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Memphis Towers Tenants continue their fight for better living conditions

Not only is there no consistent access to hot water, but safety has been another issue that tenants have been tirelessly working to fix.

MEMPHIS, Tenn. — People living at Memphis Towers continue to fight to see their living conditions change for the better. 

Tenants met on Sunday to work on a plan for to get consistent hot water and to discuss their safety concerns. 

"I got a million and one traps…They in there like they pay rent," Memphis Towers tenant Esther Williams said. 

With the weather getting hotter, tenants are finding their living conditions to be unbearable.

"Get rid of the pest, rats, and roaches. We pay too much money. We don't even have pest control here," Williams explained. 

RELATED: 'We got Godzilla rats, mutant roaches, black mold is atrocious': Memphis residents frustrated with living conditions at two apartment complexes

There is also no consistent hot water, and to add to that list, safety has been another issue they have been tirelessly working to fix.

"They just got rid of everything that makes a home safe," tenant Yvonne Collins said.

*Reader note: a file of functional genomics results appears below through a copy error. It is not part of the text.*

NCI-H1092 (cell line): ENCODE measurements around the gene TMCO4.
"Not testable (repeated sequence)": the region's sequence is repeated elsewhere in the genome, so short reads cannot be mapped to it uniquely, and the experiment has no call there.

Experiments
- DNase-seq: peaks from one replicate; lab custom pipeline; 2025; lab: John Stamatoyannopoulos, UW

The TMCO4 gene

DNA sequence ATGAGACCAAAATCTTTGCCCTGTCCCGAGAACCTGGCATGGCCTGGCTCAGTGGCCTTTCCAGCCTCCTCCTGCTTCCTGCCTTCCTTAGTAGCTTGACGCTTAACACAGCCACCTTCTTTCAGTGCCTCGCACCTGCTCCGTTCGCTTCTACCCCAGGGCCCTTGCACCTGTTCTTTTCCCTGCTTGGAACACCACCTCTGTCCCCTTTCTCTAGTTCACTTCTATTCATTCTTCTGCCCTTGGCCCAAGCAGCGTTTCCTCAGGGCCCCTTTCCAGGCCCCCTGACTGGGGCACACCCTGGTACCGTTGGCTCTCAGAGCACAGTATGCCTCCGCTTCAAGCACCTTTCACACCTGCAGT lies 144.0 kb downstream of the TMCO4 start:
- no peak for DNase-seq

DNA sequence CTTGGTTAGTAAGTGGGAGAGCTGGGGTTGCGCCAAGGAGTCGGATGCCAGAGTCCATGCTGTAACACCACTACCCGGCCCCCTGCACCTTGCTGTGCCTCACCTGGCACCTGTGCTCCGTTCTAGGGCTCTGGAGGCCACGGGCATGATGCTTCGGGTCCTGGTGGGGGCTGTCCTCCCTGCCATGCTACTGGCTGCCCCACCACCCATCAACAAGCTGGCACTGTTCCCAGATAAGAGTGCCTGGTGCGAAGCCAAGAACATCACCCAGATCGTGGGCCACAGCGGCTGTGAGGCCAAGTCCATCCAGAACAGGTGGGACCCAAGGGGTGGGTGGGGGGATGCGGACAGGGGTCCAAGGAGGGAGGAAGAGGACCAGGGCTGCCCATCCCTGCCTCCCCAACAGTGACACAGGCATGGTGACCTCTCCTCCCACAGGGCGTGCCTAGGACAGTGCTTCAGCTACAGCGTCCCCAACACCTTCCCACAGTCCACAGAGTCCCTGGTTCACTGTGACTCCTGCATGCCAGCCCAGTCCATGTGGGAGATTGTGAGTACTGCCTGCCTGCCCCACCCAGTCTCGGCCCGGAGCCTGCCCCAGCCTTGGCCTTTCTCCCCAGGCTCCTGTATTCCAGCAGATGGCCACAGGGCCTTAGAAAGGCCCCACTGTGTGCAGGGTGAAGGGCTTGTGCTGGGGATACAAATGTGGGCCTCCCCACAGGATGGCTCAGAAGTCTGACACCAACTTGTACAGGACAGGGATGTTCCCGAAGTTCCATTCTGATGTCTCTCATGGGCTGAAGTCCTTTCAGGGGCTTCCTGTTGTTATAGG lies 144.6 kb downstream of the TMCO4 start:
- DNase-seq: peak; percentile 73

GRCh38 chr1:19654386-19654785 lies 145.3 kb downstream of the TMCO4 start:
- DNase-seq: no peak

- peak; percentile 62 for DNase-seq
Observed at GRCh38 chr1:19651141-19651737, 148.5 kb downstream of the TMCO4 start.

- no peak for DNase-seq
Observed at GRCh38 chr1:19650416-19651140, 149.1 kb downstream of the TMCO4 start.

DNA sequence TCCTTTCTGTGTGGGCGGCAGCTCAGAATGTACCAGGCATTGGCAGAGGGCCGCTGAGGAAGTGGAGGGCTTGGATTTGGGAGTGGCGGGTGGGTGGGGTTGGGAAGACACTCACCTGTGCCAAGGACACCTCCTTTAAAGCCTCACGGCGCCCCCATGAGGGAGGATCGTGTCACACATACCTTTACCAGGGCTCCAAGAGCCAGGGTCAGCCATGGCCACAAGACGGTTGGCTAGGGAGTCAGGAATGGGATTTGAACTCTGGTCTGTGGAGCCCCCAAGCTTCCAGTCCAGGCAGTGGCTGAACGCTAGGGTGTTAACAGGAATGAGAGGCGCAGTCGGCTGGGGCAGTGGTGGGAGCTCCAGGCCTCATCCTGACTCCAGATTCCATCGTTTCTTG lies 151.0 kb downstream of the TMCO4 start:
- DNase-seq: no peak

Yvonne Collins who has lived at Memphis Towers for nine years said she feels like Millennia Housing Management, which is the company that owns Memphis Towers and four other apartments in the area, has failed her.

"We were on a hot elevator for 45 minutes. This man shoved me from in front of the door in the back wall, poked me in the forehead, had me in the corner…and when I tried to move, he gets all in my face, 'Ima hurt you, Ima hurt you,'" Collins explained.

Residents met with the Memphis Tenants Union, which is an organization of renters who fight for safe, affordable, and secure housing. 

The group has been meeting with Memphis Towers tenants every Sunday since last fall to strategize on their approach to hold leaders accountable. 

Organizer Alex Uhlmann said they also make tenants aware of their rights. 

"Memphis Towers actually gets a lot of money in the form of tax cut dollars and federal money from HUD. The conditions aren't representing that fact and what the tenants are entitled to through government money, so we're trying to make sure all that happens," Uhlmann said. 

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